Sponsored by the Banco Santander Foundation, the first edition in 2015 of The Guest Work programme at the Museum presents a sculpture by Cristina Iglesias. Born in San Sebastián in 1956, Iglesias is a highly acclaimed artist whose work has won international recognition. This particular work, now in the Banco Santander Collection, was finished in 1990. As in other works by the artist, light is an essential feature here, and in this instance is particularly favoured by the material used. Delicate and translucent, alabaster draws and projects the glow of external light to create an exquisitely understated physical setting. This is precisely why the work is not shown in the Museum rooms, but rather in the glass-covered area at the intersection of the old building with the more modern one, where there is enough natural light to enhance the expressive qualities of this generously proportioned work (90 x 198 x 80 cm).
After beginning her studies in Chemistry in San Sebastián, and transferring to drawing and ceramics in Barcelona, Cristina Iglesias moved to London to continue art training at the Chelsea School of Art (1980-1982). On her return, her career as sculptress took off quite spectacularly, and in 1999 she won Spain’s National Award for the Visual Arts. She has taken part in the most prestigious international art fairs and exhibitions and showed her work at the Spanish pavilion at the Venice Biennale in 1986 and again in 1993. She has also received many public commissions, including Door-Threshold (2006-2007), which acts as the point of access to architect Rafael Moneo’s expansion of the Prado Museum in Madrid, Midnight Compass, for the Basque regional government building in Vitoria (2008) and the recent installation (2014) Three Waters in Toledo,to commemorate the fourth centenary of El Greco’s death. In 2013 Madrid’s Queen Sofia National Art Centre Museum staged a major retrospective called Cristina Iglesias: Metonymy.
From her earliest work featuring concrete and resin, to the celosías (latticeworks), hanging ceilings and fountains she is currently exploring, Iglesias has produced an oeuvre of sculptures, installations and interventions in country and urban surroundings of a marked personality, attending to the physical characteristics of the components she uses and to other less tangible qualities such as light and space. Each detail is meticulously thought out, drawn and executed, in a creative process that focuses on the texture, weight and colour of iron, cement, zinc, glass, alabaster, wood or water, and on how the corporeal nature of the often ample works occupies and acts on space.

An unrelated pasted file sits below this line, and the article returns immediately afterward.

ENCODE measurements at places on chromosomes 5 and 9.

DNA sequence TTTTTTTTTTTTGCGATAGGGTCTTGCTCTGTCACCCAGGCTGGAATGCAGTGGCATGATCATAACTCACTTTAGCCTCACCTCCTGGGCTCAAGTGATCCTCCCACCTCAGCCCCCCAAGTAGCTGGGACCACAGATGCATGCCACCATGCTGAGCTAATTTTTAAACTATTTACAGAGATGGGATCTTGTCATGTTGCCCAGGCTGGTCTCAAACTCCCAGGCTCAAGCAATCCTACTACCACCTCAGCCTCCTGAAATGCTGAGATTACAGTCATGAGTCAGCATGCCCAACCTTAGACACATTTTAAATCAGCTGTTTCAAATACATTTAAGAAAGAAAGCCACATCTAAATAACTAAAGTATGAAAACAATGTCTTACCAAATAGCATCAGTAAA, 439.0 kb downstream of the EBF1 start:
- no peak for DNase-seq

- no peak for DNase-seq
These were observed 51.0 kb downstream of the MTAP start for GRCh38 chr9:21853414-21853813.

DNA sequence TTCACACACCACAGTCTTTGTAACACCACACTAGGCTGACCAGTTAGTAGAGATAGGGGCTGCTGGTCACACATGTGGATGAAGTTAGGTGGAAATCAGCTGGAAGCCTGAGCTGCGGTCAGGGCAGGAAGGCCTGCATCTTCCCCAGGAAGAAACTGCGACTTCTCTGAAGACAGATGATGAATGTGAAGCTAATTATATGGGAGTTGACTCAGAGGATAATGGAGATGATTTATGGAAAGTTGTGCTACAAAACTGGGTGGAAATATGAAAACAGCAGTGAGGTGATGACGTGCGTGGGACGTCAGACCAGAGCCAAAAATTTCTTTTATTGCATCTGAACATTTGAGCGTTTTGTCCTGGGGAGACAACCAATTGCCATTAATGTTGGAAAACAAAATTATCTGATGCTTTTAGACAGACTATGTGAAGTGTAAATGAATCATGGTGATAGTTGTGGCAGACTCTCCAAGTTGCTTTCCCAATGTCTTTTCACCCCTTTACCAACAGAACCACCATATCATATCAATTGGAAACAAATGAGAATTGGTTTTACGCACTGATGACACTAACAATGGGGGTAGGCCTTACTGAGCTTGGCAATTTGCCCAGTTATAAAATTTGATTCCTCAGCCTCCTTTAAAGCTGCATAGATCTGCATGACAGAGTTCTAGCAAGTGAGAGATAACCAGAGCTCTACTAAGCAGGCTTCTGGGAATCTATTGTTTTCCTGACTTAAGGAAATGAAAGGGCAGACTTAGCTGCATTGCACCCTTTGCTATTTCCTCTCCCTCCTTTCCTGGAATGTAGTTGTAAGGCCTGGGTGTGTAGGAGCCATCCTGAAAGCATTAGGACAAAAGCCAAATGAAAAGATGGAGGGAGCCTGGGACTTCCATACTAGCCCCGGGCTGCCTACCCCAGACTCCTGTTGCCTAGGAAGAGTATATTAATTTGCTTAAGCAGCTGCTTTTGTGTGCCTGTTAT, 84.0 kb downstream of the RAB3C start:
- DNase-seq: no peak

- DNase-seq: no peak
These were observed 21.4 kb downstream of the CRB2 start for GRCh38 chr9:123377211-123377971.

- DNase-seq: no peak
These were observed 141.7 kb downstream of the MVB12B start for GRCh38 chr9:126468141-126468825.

In Cristina Iglesias’s works, architecture and nature overlap, while absorbing theoretical ideas and precepts from the Baroque, Land Art, Minimalism and even Islamic art, although without making explicit reference to such influences. The artist has thus created a poetics of her own, one that embraces the spectator. Her works may provide spaces for those interested to linger awhile, or afford somewhere to walk through. In others, as in this case, she creates ephemeral shelters fleetingly delimited by light.
In Untitled, Cristina Iglesias employs a functional, architectural feature: a curved pentice which, from the plane of the wall, projects outwards to where the observer stands. The pentice creates a space spectators can explore, somewhere they can look around and up to glimpse the light through alabaster plates. The movement towards the interior of the sculpture and the resulting experience is what the artist is looking to provide; as she says, the idea is “to construct a place where the experience of being there is meaningful, significant”. Cristina Iglesias designs spaces that facilitate emotions. These works placed against the wall break with the traditional arrangement of the “sculpture as statue”, as a solid vertical body on a pedestal that can be walked around and observed from all sides. In this kind of work, however, the sculpture is set away from the centre, at the edge of the gallery. The work stands as a form without mass, floating and light-filled, like other projects where the artist creates canopies or entire roofs hanging in the void.
From her earliest works in the 1980s, Cristina Iglesias has been exploring such marginal spaces with pieces in cement and iron hanging or leant against the wall. Later she upped sizes to build sculptures owing a great deal to architecture while preserving a human scale. She works with a variety of materials, including wall hangings, glass, cement, iron, aluminium, silkscreen and alabaster, in her search for different ways to materialize her ideas, discover colours and textures, to give forms a powerful, tactile feel. Alabaster, on its own or in association with cement, is a central feature of much of her work from the 1990s. It is luminous, and its translucent quality was used in the oldest Romanesque churches in small windows opened in the thick walls. A faint light pierces this sculpture which, paradoxically, is both a protective covering and a thin membrane, with its veining, its beauty and its fragility.
Texto: Carmen Bernárdez
University lecturer, Department of Contemporary Art at the Geography & History Faculty of the Universidad Complutense, Madrid
Cristina Iglesias (San Sebastián, 1956)
Alabaster. 90 x 198 x 80 cm
Banco Santander Collection